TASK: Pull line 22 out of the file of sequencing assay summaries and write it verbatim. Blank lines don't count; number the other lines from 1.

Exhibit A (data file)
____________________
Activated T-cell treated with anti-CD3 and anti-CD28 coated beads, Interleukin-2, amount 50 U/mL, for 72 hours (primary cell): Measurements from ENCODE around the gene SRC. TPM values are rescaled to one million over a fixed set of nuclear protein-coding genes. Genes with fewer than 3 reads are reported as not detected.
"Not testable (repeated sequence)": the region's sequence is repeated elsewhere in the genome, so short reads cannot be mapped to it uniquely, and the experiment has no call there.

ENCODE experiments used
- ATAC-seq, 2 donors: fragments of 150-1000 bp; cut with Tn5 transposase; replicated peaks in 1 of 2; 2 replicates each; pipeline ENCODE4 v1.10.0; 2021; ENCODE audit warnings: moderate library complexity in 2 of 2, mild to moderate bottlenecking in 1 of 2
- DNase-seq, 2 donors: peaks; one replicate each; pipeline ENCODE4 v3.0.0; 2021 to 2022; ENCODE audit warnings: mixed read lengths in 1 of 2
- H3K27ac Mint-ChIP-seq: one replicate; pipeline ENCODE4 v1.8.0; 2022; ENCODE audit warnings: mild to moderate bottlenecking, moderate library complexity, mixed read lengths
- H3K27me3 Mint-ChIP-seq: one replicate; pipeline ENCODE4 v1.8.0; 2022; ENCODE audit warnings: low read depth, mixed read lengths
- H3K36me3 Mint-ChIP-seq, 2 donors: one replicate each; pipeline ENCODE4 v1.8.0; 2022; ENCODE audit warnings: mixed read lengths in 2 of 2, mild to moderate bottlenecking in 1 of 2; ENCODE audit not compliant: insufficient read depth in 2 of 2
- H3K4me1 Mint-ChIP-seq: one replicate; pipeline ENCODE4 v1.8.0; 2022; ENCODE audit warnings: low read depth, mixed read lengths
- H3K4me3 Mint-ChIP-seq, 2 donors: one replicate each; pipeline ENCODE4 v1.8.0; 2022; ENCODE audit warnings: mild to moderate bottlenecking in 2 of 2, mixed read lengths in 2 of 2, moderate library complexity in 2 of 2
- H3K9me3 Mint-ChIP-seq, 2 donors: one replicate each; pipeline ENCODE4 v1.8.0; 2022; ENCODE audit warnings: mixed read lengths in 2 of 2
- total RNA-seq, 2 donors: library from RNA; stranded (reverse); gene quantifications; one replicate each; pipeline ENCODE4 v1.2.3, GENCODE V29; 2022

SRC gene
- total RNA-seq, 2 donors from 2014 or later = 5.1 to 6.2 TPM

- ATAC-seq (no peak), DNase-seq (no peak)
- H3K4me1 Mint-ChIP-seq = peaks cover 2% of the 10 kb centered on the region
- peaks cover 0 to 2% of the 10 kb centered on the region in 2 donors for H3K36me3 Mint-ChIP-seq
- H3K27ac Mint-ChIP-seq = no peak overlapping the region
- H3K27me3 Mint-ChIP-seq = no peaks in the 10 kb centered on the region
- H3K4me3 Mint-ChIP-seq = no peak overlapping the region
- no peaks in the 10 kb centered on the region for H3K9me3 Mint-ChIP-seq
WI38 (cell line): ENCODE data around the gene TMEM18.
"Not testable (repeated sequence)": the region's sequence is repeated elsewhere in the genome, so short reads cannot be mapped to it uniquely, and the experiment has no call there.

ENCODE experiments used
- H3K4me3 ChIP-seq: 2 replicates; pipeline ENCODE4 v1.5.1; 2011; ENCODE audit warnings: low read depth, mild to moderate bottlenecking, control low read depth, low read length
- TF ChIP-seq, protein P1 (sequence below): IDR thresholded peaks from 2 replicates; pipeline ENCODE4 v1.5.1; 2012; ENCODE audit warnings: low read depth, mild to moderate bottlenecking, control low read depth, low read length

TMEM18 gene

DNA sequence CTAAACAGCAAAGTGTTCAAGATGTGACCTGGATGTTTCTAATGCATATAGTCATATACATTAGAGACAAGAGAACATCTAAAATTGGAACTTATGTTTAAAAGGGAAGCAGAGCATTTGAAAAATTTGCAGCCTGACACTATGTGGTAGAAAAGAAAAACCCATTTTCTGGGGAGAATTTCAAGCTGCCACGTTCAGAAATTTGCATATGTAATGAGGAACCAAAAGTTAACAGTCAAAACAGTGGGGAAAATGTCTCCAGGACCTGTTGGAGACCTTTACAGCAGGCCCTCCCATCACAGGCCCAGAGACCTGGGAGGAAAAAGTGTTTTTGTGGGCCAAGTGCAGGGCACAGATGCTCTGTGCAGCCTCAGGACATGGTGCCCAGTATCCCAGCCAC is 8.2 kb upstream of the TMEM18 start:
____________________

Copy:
WI38 (cell line): ENCODE data around the gene TMEM18.